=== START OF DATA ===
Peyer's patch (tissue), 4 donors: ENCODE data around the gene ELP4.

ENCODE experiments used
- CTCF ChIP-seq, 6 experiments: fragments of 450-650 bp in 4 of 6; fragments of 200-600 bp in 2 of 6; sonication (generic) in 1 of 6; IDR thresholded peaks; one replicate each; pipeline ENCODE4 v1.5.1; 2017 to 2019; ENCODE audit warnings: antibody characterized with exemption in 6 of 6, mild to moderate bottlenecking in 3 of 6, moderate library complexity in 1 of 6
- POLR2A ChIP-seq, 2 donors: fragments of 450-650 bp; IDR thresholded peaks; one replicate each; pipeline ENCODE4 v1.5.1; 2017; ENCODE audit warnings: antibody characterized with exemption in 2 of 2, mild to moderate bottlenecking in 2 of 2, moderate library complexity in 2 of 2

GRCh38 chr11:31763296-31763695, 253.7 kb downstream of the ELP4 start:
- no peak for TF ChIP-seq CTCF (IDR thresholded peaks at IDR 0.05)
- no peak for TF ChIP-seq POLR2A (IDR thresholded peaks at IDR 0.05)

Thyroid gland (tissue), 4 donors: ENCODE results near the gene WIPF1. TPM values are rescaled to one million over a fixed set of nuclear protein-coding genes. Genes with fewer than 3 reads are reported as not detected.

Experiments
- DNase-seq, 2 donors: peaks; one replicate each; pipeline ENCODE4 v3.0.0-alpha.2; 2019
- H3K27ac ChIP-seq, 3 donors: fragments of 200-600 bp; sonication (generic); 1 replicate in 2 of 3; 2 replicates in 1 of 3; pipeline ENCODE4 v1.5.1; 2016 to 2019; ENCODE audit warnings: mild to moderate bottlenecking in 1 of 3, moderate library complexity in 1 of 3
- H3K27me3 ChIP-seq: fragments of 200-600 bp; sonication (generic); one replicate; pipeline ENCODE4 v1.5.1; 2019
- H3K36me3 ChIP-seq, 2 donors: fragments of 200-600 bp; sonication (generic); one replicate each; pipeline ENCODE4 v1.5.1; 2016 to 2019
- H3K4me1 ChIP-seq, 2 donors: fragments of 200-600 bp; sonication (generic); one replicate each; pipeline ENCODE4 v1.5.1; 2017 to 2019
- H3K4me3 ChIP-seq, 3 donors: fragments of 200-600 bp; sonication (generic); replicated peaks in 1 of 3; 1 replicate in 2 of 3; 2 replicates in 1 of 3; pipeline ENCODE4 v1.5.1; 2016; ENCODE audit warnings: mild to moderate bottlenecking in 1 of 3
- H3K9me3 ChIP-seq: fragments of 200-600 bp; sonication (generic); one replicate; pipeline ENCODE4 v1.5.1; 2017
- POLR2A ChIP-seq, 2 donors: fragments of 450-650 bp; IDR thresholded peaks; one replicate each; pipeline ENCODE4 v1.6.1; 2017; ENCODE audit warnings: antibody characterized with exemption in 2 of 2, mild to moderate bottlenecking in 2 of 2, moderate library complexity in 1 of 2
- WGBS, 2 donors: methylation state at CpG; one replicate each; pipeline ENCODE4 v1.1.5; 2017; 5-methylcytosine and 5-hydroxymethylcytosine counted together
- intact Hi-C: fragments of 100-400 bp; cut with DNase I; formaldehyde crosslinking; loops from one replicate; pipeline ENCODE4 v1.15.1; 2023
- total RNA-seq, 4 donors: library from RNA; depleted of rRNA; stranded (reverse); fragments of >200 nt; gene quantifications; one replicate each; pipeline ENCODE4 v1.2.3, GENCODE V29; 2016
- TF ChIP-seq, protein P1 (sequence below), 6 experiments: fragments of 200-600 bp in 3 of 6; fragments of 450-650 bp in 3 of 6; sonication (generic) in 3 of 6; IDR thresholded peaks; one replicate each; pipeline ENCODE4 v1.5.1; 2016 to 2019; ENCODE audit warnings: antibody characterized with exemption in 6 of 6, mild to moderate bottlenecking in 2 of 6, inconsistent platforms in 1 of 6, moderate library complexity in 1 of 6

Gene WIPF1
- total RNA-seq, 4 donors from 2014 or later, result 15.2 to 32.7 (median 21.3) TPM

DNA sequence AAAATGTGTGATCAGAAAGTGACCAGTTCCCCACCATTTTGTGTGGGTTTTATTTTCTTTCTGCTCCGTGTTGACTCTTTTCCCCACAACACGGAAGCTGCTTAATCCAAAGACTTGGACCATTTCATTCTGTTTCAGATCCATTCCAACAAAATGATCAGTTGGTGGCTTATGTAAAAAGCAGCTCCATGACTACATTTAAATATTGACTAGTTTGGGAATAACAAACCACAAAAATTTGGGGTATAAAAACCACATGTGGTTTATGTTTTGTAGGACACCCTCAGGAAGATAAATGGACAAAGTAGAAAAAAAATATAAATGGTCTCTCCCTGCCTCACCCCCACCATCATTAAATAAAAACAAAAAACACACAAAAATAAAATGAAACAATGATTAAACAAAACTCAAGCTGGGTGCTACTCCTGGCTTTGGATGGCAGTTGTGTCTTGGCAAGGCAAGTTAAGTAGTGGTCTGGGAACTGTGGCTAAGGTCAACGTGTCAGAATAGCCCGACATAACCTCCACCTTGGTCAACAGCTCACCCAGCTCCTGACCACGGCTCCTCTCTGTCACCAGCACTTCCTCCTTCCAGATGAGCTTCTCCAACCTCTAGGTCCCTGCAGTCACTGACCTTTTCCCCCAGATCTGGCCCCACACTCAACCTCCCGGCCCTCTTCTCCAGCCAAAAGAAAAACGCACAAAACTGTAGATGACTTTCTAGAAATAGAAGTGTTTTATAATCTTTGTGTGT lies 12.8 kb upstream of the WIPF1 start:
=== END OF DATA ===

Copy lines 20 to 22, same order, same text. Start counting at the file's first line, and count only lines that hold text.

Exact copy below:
- total RNA-seq, 4 donors: library from RNA; depleted of rRNA; stranded (reverse); fragments of >200 nt; gene quantifications; one replicate each; pipeline ENCODE4 v1.2.3, GENCODE V29; 2016
- TF ChIP-seq, protein P1 (sequence below), 6 experiments: fragments of 200-600 bp in 3 of 6; fragments of 450-650 bp in 3 of 6; sonication (generic) in 3 of 6; IDR thresholded peaks; one replicate each; pipeline ENCODE4 v1.5.1; 2016 to 2019; ENCODE audit warnings: antibody characterized with exemption in 6 of 6, mild to moderate bottlenecking in 2 of 6, inconsistent platforms in 1 of 6, moderate library complexity in 1 of 6

Gene WIPF1